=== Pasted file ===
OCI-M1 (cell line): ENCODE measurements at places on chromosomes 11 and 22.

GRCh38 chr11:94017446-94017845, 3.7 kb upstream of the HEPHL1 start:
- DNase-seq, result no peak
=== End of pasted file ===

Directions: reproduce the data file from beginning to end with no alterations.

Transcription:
OCI-M1 (cell line): ENCODE measurements at places on chromosomes 11 and 22.

GRCh38 chr11:94017446-94017845, 3.7 kb upstream of the HEPHL1 start:
- DNase-seq, result no peak